The new kingdom was an ally of France in all the Napoleonic wars of the years 1807–13. At the beginning of the great German Campaign of 1813 the king sided neither with Napoleon nor with his allied opponents, but united his troops with those of France when Napoleon threatened to treat Saxony as a hostile country. At the Battle of Leipzig (16–18 October 1813), when Napoleon was completely defeated, the greater part of the Saxon troops deserted to the allied forces. The King of Saxony was taken as a Prussian prisoner to the Castle of Friedrichsfeld near Berlin. The Congress of Vienna (1814–15) took from Saxony the greater part of its land and gave it to Prussia, namely 7,800 square miles (20,000 km2) with about 850,000 inhabitants; this ceded territory included the former Duchy of Saxe-Wittenberg, the former possessions of the Dioceses of Merseburg and Naumburg, a large part of Lusatia, etc. What Prussia had obtained, with the addition of some old Prussian districts, was formed into the Province of Saxony.
The Kingdom of Saxony had left only an area of 5,789 square miles (14,990 km2) with a population at that era of 1,500,000 inhabitants; under these conditions it became a member of the German Confederation that was founded in 1815. King John (1854–73) sided with Austria in the struggle between Prussia and Austria as to the supremacy in Germany. Consequently, in the War of 1866, when Prussia was successful, the independence of Saxony was once more in danger; only the intervention of the Austrian Emperor saved Saxony from being entirely absorbed by Prussia. The kingdom, however, was obliged to join the North German Confederation of which Prussia was the head. In 1871 Saxony became one of the states of the newly founded German Empire. King John was followed by his son King Albert (1873–1902); Albert was succeeded by his brother George (1902–04); the son of George is King Frederick Augustus III. Prince Maximilian (born 1870), a brother of the king, became a priest in 1896, was engaged in parish work in London and Nuremberg, and since 1900 has been a professor of canon law and liturgy in the University of Freiburg in Switzerland.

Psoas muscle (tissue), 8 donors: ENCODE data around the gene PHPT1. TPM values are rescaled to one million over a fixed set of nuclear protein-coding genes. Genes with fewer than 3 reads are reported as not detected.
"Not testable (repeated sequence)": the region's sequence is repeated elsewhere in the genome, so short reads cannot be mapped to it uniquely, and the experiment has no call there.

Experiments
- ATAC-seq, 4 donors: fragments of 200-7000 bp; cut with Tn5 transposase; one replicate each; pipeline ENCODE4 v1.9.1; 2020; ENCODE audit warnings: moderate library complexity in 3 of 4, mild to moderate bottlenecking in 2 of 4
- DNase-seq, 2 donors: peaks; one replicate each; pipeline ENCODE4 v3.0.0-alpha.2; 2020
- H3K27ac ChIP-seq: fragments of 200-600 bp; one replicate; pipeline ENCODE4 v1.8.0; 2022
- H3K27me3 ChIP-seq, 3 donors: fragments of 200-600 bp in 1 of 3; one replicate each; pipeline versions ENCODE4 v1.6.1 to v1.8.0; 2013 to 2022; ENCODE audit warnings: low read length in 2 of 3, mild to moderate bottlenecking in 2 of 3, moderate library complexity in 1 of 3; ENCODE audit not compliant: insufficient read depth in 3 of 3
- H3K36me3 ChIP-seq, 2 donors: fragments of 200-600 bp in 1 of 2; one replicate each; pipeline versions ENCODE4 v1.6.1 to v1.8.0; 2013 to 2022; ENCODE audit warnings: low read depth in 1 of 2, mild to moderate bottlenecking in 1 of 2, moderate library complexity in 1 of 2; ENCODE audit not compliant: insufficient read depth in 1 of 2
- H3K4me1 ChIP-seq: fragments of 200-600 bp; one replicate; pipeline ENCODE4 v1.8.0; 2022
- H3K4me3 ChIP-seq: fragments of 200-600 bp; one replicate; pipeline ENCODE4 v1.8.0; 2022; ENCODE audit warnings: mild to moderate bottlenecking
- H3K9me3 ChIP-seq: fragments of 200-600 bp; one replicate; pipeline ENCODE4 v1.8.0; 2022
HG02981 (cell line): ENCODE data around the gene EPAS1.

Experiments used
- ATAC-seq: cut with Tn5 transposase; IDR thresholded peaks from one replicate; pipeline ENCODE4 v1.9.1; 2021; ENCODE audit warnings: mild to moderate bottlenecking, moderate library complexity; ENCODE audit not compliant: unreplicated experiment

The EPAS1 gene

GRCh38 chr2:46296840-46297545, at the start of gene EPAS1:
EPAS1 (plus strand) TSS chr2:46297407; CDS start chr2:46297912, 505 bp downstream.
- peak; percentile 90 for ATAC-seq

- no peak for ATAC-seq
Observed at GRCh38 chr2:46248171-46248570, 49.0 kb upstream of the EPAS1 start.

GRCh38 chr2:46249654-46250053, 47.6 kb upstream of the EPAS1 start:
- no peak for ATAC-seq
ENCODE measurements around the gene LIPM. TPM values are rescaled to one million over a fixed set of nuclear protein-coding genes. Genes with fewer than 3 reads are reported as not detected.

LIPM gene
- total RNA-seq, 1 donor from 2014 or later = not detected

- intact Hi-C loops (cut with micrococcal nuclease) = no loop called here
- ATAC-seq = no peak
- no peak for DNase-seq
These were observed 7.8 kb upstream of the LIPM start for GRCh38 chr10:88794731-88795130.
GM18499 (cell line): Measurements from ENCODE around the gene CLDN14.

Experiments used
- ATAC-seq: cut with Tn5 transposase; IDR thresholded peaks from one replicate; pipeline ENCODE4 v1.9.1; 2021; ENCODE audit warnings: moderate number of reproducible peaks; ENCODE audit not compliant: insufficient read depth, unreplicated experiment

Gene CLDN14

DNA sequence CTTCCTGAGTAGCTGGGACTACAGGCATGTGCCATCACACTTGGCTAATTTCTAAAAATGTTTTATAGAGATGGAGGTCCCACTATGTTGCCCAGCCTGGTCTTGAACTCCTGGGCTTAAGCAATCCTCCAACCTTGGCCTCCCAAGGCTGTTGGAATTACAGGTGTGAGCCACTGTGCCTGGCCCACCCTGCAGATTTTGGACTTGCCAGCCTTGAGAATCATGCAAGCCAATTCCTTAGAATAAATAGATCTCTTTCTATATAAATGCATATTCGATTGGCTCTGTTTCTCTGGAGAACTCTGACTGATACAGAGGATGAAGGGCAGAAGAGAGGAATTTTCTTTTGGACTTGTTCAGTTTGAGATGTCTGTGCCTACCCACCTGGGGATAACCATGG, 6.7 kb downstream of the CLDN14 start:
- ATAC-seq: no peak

The Kingdom of Saxony is the fifth state of the German Empire in area and third in population; in 1905 the average population per square mile was 778.8. Saxony is the most densely peopled state of the empire, and indeed of all Europe; the reason is the very large immigration on account of the development of manufactures. In 1910 the population amounted to 5,302,485; of whom 218,033 were Catholics; 4,250,398 Evangelical Lutherans; 14,697 Jews; and a small proportion of other denominations. The Catholic population of Saxony owes its present numbers largely to immigration during the 19th century. Catholicism that can be traced back to the period before the Reformation is found only in one section, the governmental department of Bautzen. Even here there is no continuous Catholic district, but there are a number of villages where the population is almost entirely Catholic, and two cities (Ostritz and Schirgiswalde) where Catholics are in the majority. It should also be mentioned that about 1.5% of the inhabitants of Saxony consists of the remains of a Slavonic tribe called by the Germans Wends, and in their own language "Serbjo". These Wends, who number about 120,000 persons and live in Saxon and Prussian Lusatia, are entirely surrounded by a German population; consequently owing to German influence the Wendic language, manners, and customs are gradually disappearing. About 50,000 Wends live in the Kingdom of Saxony; of these about 12,000 belong to the Catholic Church; some fifty Wendic villages are entirely Catholic. There is also a large Wendic population in the city of Bautzen, where among 30,000 inhabitants 7,000 are Wends.